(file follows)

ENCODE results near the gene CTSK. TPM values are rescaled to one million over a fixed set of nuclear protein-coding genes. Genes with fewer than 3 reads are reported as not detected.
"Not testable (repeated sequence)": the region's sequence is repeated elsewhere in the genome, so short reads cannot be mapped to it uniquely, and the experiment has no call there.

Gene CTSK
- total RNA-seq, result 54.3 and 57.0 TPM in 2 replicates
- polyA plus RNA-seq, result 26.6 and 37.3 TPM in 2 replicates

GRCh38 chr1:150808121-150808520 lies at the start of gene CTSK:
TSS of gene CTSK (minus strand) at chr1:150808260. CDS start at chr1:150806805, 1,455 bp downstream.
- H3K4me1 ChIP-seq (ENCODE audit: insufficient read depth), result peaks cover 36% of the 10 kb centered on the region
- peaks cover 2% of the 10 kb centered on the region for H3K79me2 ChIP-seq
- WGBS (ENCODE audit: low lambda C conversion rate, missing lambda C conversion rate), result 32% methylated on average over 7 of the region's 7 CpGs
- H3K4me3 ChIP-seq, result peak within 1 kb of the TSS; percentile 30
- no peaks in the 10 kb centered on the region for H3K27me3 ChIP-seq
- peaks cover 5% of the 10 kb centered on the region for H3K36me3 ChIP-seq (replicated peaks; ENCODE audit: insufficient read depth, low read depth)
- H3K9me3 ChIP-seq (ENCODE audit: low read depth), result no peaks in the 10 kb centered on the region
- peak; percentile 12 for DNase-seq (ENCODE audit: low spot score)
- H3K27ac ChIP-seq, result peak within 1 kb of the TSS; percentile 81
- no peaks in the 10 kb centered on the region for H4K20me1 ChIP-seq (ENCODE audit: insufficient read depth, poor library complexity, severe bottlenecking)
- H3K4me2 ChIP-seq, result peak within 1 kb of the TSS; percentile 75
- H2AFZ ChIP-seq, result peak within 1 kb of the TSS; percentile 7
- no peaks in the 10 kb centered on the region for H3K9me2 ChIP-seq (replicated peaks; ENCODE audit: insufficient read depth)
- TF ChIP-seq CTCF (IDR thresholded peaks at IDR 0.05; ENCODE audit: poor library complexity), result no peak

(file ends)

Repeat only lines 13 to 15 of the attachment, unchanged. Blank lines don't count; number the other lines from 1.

- peaks cover 5% of the 10 kb centered on the region for H3K36me3 ChIP-seq (replicated peaks; ENCODE audit: insufficient read depth, low read depth)
- H3K9me3 ChIP-seq (ENCODE audit: low read depth), result no peaks in the 10 kb centered on the region
- peak; percentile 12 for DNase-seq (ENCODE audit: low spot score)